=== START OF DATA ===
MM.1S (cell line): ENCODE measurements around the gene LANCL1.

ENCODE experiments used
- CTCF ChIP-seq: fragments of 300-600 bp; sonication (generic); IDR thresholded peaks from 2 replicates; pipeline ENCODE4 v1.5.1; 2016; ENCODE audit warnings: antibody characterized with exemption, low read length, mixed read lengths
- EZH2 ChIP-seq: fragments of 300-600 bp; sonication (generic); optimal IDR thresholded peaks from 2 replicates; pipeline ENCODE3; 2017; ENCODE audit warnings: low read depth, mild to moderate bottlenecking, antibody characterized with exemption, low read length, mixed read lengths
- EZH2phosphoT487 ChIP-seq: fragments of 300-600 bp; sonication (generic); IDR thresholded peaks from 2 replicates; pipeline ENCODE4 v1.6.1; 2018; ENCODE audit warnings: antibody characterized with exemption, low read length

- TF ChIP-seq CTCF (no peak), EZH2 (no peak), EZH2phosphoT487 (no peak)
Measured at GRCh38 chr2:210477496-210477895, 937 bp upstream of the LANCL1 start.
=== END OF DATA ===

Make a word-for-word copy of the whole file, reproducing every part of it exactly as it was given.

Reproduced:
MM.1S (cell line): ENCODE measurements around the gene LANCL1.

ENCODE experiments used
- CTCF ChIP-seq: fragments of 300-600 bp; sonication (generic); IDR thresholded peaks from 2 replicates; pipeline ENCODE4 v1.5.1; 2016; ENCODE audit warnings: antibody characterized with exemption, low read length, mixed read lengths
- EZH2 ChIP-seq: fragments of 300-600 bp; sonication (generic); optimal IDR thresholded peaks from 2 replicates; pipeline ENCODE3; 2017; ENCODE audit warnings: low read depth, mild to moderate bottlenecking, antibody characterized with exemption, low read length, mixed read lengths
- EZH2phosphoT487 ChIP-seq: fragments of 300-600 bp; sonication (generic); IDR thresholded peaks from 2 replicates; pipeline ENCODE4 v1.6.1; 2018; ENCODE audit warnings: antibody characterized with exemption, low read length

- TF ChIP-seq CTCF (no peak), EZH2 (no peak), EZH2phosphoT487 (no peak)
Measured at GRCh38 chr2:210477496-210477895, 937 bp upstream of the LANCL1 start.